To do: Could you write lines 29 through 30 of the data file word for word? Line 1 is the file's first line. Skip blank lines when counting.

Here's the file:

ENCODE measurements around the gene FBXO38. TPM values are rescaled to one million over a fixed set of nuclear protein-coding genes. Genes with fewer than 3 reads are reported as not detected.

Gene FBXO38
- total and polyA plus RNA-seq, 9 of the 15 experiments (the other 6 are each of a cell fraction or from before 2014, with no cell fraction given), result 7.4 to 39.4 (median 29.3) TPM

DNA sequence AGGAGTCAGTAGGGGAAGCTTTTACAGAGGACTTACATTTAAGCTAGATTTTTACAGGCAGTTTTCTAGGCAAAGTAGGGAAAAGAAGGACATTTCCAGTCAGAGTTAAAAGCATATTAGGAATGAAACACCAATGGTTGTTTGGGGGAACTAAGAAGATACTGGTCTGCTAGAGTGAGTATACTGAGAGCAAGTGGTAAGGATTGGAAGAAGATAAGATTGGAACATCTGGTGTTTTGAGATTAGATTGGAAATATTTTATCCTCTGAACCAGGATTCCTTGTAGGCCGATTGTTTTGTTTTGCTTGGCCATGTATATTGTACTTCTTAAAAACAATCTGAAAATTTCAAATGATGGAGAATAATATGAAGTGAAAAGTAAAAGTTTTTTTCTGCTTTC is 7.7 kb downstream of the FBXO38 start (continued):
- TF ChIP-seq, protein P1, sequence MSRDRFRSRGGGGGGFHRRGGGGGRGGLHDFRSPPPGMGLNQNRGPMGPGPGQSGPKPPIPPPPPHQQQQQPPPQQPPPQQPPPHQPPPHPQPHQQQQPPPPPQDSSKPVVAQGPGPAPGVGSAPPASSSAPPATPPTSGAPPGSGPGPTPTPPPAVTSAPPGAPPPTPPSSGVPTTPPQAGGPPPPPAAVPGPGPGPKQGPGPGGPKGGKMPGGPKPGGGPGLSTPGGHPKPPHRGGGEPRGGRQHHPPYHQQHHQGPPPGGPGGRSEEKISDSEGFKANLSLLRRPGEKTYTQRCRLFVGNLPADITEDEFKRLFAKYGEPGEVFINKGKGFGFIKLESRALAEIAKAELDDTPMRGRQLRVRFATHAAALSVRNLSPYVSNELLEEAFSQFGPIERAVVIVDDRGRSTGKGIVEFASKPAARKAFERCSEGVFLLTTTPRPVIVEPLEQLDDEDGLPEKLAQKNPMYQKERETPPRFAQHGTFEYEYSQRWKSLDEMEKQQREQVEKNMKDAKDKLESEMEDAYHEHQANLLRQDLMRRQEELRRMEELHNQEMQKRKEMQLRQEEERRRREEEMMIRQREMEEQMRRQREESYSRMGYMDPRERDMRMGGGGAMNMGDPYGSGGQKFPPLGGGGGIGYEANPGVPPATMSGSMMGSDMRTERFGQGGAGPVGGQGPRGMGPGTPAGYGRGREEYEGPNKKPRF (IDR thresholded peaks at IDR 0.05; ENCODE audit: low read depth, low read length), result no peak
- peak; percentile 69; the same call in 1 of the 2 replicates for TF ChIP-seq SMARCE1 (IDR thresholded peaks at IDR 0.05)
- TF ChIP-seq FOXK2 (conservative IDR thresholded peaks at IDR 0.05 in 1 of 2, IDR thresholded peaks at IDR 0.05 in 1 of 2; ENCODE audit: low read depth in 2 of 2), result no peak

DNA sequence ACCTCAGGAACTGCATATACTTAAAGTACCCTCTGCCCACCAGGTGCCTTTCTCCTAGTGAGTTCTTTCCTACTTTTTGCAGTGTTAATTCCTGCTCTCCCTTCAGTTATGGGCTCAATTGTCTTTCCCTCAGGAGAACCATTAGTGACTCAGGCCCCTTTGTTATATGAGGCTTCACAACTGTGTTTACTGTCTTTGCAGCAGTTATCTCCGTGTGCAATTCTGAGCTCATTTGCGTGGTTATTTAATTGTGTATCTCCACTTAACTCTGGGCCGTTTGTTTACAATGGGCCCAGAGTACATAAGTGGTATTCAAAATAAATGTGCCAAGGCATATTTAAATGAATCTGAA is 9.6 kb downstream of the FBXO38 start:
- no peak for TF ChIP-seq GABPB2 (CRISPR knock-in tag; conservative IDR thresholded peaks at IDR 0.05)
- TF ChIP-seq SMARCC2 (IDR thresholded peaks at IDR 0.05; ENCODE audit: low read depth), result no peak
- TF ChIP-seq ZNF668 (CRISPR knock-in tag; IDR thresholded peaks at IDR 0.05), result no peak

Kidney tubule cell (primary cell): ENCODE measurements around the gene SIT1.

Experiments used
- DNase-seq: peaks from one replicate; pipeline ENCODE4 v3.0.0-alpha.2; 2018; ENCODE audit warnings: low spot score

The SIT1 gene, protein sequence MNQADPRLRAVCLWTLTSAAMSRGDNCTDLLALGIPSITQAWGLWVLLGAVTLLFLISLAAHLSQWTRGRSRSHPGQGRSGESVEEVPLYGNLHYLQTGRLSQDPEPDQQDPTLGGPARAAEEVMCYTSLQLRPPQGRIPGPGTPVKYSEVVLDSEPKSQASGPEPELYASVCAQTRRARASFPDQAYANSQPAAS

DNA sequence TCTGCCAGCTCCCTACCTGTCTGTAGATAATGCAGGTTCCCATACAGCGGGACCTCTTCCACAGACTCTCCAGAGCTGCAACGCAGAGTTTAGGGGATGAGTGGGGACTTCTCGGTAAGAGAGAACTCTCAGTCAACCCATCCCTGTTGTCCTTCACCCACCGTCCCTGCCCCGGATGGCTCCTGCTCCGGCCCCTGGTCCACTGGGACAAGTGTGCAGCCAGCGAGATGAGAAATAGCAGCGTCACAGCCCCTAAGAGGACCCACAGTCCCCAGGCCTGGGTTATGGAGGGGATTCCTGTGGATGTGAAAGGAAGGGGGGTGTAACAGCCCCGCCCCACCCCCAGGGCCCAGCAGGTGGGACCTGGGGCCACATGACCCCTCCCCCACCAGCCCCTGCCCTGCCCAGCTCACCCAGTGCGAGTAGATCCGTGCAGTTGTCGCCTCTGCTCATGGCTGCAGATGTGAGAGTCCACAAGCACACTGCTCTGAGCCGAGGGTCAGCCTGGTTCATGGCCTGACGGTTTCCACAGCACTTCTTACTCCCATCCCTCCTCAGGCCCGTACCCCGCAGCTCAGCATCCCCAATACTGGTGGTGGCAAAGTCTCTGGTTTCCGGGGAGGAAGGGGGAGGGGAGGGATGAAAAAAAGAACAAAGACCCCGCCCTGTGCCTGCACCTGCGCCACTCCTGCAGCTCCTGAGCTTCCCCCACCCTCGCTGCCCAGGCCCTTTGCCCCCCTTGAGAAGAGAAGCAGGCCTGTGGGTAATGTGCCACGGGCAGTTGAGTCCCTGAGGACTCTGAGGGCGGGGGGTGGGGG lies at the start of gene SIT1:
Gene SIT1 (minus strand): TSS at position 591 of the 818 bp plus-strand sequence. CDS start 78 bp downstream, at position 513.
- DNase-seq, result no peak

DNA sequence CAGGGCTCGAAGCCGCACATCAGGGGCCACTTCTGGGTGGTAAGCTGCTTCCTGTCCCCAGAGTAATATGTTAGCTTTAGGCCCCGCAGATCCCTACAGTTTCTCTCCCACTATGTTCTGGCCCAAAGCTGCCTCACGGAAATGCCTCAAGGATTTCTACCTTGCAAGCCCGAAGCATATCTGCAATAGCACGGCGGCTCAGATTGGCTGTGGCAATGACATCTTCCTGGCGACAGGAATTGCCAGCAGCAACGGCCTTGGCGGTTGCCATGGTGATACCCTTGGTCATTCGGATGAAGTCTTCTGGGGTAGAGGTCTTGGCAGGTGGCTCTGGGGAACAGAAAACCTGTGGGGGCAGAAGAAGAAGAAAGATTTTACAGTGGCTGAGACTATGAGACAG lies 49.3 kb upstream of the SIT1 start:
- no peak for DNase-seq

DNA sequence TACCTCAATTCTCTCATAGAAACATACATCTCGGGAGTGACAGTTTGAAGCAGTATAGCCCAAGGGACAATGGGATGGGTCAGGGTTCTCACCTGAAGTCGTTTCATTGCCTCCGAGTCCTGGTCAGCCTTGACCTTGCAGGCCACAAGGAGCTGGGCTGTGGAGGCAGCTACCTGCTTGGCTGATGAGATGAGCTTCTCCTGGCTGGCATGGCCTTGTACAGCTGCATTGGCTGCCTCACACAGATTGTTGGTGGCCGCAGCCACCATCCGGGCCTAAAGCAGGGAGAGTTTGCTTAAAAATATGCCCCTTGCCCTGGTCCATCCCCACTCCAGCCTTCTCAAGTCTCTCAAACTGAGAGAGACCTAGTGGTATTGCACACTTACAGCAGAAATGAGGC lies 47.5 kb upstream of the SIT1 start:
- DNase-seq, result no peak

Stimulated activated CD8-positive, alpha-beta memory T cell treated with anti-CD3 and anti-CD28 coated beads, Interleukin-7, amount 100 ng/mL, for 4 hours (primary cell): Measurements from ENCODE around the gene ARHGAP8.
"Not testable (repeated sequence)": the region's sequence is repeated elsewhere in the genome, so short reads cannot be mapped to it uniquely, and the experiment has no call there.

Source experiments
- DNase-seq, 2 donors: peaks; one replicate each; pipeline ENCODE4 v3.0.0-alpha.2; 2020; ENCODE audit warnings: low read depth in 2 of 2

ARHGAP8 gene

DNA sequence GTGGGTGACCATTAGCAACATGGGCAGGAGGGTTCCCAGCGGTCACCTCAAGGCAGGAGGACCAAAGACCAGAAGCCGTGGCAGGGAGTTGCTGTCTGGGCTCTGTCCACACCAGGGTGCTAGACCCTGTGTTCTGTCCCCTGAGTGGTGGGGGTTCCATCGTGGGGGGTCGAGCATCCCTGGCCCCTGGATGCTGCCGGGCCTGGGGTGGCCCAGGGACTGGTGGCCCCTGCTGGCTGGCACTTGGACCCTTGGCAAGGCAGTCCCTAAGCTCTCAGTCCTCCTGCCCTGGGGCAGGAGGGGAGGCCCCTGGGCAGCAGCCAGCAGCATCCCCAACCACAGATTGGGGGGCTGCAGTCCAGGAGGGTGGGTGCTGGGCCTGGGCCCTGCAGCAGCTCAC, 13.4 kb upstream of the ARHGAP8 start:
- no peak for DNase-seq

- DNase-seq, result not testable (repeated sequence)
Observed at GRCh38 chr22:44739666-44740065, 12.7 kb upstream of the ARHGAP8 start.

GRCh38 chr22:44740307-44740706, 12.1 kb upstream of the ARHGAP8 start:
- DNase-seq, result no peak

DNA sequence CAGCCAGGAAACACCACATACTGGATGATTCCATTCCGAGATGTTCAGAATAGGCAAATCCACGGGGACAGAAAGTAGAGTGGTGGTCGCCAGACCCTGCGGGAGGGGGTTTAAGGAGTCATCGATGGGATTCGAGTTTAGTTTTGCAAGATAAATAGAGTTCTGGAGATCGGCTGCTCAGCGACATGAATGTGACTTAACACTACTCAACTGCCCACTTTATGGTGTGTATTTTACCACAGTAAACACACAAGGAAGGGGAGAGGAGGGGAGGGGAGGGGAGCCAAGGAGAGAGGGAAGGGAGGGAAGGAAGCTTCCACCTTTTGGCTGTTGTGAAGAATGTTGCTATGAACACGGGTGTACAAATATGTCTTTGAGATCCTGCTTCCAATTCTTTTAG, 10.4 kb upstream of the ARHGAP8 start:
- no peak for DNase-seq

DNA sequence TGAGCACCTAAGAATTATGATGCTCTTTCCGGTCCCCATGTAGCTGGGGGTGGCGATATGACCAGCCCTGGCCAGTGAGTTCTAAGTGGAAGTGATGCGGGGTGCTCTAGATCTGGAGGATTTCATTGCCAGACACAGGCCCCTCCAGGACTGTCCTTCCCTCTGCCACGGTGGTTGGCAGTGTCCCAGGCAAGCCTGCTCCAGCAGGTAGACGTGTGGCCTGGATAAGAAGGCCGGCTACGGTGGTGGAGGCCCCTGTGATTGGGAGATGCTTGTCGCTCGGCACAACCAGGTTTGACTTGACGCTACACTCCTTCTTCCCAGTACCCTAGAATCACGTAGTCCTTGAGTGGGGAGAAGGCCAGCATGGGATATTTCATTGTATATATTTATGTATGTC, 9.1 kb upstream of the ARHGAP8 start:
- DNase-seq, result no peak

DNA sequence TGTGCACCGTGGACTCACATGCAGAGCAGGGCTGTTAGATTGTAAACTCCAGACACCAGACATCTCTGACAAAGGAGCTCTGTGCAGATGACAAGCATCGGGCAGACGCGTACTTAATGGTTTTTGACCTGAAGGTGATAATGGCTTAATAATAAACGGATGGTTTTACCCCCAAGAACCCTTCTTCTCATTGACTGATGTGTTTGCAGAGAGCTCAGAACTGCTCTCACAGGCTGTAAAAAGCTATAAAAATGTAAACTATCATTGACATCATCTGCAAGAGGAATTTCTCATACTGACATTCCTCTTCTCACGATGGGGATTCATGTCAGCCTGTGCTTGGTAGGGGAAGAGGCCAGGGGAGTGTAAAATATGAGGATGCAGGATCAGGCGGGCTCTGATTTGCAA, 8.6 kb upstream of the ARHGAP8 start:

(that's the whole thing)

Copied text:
- no peak for DNase-seq

- DNase-seq, result not testable (repeated sequence)